Academic journal article Mosaic (Winnipeg)

Jeremy Bentham's Wager, the Game of Reading and "Wesron Wind."

Academic journal article Mosaic (Winnipeg)

Jeremy Bentham's Wager, the Game of Reading and "Wesron Wind."

Article excerpt

Practitioners of the new literary history, whether it is called "new historicism," "cultural poetics," or simply "new history," generally agree on the value of examining the vast interconnections of literary texts in history. As Herbert Lindenberger observes, "historical writing, as we have begun to realize...imitates and expresses the characteristic gestures and practices of the artistic realm as surely as the latter feeds upon what could once confidently be isolated as the historical realm" (192). The issue that must be addressed consistently from the perspective of the new history is the question of what factors at any given time in history actually imposed meaning or were used in an effort to explain actual historic events. From this perspective, even literary history cannot really be examined in isolation from other culturally or historically specific forces. Better to understand the literary past often necessitates being able to make use of other concrete disciplines that help to recover historical particularities that often have simply gotten lost in time.

Anonymous works, especially those from early periods, offer a particularly good challenge and call for innovative reading strategies that are strengthened by interdisciplinary research. The anonymous 16th-century lyric, "Westron wind," for instance, is a textual mystery since nothing is known for certain about the historical circumstances upon which it was based. Yet, as I will argue in this essay, the lyric's meaning and literary appeal can be enhanced by making an educated and reasonably acceptable effort to "fill in" details that are missing. The effort requires a close look at the poem's texture and the willingness to gamble with its meaning. The gamble is what Clifford Geertz, citing Jeremy Bentham as his source, calls the "deep play" (432).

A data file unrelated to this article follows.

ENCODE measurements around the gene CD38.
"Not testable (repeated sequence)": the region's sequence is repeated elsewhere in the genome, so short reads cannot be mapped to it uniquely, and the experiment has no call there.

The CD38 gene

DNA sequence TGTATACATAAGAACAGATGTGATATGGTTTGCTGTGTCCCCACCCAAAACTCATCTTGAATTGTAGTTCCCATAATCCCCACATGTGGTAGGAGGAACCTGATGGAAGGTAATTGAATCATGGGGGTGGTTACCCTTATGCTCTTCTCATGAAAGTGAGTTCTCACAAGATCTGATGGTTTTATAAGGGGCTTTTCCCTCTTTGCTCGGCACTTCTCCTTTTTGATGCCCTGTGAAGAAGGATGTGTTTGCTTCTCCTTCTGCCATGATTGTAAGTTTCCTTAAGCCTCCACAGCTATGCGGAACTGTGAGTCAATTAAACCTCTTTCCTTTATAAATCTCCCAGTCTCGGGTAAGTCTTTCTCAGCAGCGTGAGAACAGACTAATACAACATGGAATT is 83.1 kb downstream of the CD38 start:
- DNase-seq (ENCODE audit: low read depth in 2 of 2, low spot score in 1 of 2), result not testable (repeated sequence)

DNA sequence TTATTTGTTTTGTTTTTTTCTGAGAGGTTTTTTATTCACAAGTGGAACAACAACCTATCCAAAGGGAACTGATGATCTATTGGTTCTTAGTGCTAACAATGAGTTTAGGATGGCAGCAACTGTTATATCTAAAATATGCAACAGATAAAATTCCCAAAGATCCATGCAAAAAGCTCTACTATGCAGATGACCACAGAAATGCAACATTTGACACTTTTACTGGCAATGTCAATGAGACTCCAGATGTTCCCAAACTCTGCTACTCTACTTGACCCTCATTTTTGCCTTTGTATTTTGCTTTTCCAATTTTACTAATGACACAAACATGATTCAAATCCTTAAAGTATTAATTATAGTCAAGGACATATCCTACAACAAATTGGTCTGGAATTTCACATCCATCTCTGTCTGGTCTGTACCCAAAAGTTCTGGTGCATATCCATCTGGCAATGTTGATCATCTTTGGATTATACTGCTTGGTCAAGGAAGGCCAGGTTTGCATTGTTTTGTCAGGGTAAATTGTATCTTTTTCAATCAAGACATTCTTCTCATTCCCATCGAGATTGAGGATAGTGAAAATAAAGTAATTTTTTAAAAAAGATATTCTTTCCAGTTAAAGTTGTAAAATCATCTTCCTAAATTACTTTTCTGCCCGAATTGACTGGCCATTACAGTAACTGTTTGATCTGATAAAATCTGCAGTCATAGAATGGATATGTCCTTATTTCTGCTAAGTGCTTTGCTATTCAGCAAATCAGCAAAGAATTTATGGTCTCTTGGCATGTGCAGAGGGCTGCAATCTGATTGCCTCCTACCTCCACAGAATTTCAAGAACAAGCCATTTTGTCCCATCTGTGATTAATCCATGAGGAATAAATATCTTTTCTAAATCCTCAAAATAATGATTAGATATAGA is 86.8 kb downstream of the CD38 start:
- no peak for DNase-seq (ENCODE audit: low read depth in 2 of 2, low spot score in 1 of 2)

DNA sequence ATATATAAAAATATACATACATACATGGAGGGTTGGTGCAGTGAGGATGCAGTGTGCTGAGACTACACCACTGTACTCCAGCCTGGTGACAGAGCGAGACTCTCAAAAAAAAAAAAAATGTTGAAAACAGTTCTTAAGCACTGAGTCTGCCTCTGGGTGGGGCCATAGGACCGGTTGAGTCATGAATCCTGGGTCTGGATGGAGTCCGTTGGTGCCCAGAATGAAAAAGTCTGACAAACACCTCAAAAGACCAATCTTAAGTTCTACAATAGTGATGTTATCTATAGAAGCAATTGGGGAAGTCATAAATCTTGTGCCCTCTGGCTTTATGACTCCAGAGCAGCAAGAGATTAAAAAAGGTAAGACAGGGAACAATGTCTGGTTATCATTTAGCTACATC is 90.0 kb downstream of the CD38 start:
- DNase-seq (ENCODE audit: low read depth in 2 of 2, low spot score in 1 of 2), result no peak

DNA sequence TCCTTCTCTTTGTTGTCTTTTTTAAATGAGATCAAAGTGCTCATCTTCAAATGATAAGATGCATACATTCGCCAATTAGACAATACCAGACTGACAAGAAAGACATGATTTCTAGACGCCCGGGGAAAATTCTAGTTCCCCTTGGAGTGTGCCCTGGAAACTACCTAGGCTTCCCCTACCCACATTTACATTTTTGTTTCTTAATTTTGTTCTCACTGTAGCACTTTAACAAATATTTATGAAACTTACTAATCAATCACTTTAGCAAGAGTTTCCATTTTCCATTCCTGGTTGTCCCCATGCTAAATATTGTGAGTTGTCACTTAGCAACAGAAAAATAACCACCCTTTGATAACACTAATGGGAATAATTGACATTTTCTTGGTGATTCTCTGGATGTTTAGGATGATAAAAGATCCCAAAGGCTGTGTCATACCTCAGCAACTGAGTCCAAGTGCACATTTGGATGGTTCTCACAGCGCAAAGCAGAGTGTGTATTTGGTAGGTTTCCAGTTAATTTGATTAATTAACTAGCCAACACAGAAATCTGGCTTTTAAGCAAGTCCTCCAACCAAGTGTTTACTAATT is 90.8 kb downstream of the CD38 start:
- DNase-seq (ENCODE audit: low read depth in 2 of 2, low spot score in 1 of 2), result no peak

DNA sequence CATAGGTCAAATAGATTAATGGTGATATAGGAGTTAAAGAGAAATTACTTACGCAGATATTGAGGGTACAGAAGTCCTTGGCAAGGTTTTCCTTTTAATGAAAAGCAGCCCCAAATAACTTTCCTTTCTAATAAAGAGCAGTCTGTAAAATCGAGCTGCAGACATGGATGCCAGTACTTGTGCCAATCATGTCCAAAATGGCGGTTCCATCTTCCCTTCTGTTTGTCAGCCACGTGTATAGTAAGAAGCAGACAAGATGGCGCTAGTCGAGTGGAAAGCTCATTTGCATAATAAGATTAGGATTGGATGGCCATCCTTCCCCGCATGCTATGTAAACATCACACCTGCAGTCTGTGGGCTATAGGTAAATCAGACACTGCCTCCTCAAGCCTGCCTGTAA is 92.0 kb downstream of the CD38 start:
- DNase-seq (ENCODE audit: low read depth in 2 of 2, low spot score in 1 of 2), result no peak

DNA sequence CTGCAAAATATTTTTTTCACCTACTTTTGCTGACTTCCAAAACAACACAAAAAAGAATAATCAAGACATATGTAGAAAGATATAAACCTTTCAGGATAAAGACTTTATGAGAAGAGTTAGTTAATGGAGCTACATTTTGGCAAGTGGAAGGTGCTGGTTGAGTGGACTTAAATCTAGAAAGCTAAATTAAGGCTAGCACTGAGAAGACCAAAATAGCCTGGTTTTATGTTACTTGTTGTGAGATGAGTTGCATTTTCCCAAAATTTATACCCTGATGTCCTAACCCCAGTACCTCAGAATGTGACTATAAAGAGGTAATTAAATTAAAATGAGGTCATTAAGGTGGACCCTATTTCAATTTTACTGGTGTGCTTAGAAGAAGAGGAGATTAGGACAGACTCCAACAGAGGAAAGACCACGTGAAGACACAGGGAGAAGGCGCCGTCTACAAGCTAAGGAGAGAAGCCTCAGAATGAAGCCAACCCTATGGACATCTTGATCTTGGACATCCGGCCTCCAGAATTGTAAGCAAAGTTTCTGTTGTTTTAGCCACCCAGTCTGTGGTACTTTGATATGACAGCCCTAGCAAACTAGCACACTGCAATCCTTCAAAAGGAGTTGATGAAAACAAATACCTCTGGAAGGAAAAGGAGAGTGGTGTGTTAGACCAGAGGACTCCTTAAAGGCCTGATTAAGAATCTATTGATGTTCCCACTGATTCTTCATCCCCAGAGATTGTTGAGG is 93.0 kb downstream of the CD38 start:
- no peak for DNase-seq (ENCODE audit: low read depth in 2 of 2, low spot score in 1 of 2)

In order to solidify the argument upon which my "risky" subjective reading and response to "Westron wind" ultimately depends, I will draw support from past theoretical discussions of texture as a useful, though neglected, critical and analytical tool in the effort to recoup history. I will also discuss in some detail the notion of the "gamble" as Geertz and Bentham present it, taking into consideration the relationship between the "gamble" and Stephen Jay Gould's recent discussion of "contingency theory" as a way of "replaying the tapes of history" (287). By appealing to the authority of Geertz, Bentham, and Gould in an argument for reclaiming history, I hope to promote among critics and students of literature an increased willingness, especially in the context of reader-response criticism, to make the "deep play," to gamble with the historicity of a text in an effort to add to its meaning and significance. And since, as Wolfgang Iser suggests, literature must always be "regarded as 'evidence' of something," I hope that my reading of "Westron wind" sheds a credible light on the "something," now hidden in time, that was the motivating factor for the production of the poem in the first place.

John Crowe Ransom's essay on "Poetry: A Note in Ontology" in The World's Body (1938) has gained fame as a classic example of early formalist hostility to a preoccupation with literary didacticism associated with 19th-century critical theory. But the essay also includes a pioneering discussion of distinctions between texture and structure in literary analysis that has gone largely unnoticed over the years. As Rene Wellek suggested in 1963 in Concepts of Criticism, Ransom's was the first convincing modern effort to distinguish between the two concepts: texture embodying the minute particulars, the half-formed often "seemingly irrelevant detail, the concrete local life" of a text; structure embodying the "indispensable logical statement," message, or idea that the text links psychologically to the reader's comprehension of reality (61). More recently, in a 1990 collection of essays on critical terminology, John Carlos Rowe has similarly described structure as a "referent for the ultimate human product" as opposed to simply a natural use for an object (37). …

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